Expert thoughts from our software development and design leaders.
Buffalo is a great tool to rapidly ship software solutions to the market, inspired by the famous Ruby on Rails framework, it brought Rapid Application Development to the Go Language. I say Buffalo, by far provides the best developer experience among other web development frameworks in Go, but I’m obviously biased by being part of the Buffalo core team. Buffalo’s existence has lead my team at Wawandco to deliver great apps within the last 2 years, and we are still delivering.
From my experience as a software developer, an issue that I have dealt when building an application are the dependencies for external services. A test with external dependencies where you don’t have much control can fail if there is a change in the service and the outcome is not the expected, with this in mind, we need to ensure the non-dependence of external services when running our tests. The most effective way to do this is mocking those dependencies.
In this post, I will focus on the functional tests of an application. I will also talk about how to mock an external service to not rely on it when running our functional tests.
To explain how to mock an external service, I’ll walk you step by step through an example.
Let’s say that we have an endpoint, that is using a third-party package called holidays that is making HTTP requests to an external service to get such holidays.
You may be given at that point a set of OTF, TTF and WOFF files. But what do do then? How do you integrate those font files in your Buffalo app?. After all, you want your frontend to look as closer to what your designer has put together, And we all know that fonts matter.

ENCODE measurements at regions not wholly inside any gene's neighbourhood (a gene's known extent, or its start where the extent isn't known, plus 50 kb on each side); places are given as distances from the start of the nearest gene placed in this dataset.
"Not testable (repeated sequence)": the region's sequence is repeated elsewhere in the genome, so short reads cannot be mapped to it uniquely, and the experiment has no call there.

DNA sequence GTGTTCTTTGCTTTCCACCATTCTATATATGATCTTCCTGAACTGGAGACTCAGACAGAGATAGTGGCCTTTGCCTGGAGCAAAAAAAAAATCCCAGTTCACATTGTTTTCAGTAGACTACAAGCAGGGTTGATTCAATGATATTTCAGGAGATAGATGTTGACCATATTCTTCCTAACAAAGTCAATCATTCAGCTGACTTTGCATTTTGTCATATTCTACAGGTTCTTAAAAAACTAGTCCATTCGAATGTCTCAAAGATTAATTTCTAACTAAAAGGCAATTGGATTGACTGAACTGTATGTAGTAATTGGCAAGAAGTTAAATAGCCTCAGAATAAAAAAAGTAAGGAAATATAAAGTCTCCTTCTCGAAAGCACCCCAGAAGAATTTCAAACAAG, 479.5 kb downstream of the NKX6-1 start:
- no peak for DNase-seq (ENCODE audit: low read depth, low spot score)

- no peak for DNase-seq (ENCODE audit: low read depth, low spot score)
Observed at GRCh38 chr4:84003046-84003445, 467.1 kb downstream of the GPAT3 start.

What to do?
Assuming you are in your Buffalo app folder, take a look at the
- assets > css > images > js
Disclaimer. Those who are not familiarized with N+1 problem, you can check “What is the N+1 selects problem in ORM(Object-Relational Mapping) with details explaining the concept.
Since associations were introduced in Pop, the N+1 problem became part of it: many queries hit the database in order to load whole model’s associations. Good news is N+1 problem is not a disease without remedy. In this post I will give you some steps I took to solve it by incorporating emergent design.
Step 1: Start Coding By Example
Coding by example helps you to define what’s your input and what’s your output. Code By Example means you define a scenario where your solution is tested and what is the expected result. The method I used to apply this technique was Test Driven Development (TDD).
Sendgrid is one of the most well-known and used email delivering solutions. It has solutions for most (if not all) of the common email sending and delivering issues that we could face as developers. But this post is not about convincing you to use Sendgrid.
One of the things I love about Buffalo is that it ships with all of the things a product needs for rapid application development and deployment. In this case that is email. Buffalo has a
Senderinterface and the
Messagestruct. It also ships with an
SMTPSenderimplementation of the
Senderinterface which could be used if you have an
SMTPserver or want to use your gmail/hotmail email to send emails. I do not recommend you to use a single email account for SMTP on production environments but it could be useful when doing very quick iterations and hacks.
The Sender interface is a very simple interface which is defined as:
Google Cloud Run is a service that allows you to run containerized applications in a serverless environment. This means that you don’t have to care about servers. Billing is done for what you use in terms of memory and processor for time (Google provides a free tier you can check here).
In this post, I will describe how you deploy your Buffalo application to Cloud Run.
In order for us to be able to send the app to Google Cloud Run, you need:
- Docker installed
- Gcloud CLI tool installed with the beta components
- Gcloud logged into your google account
- Docker setup with your GCR account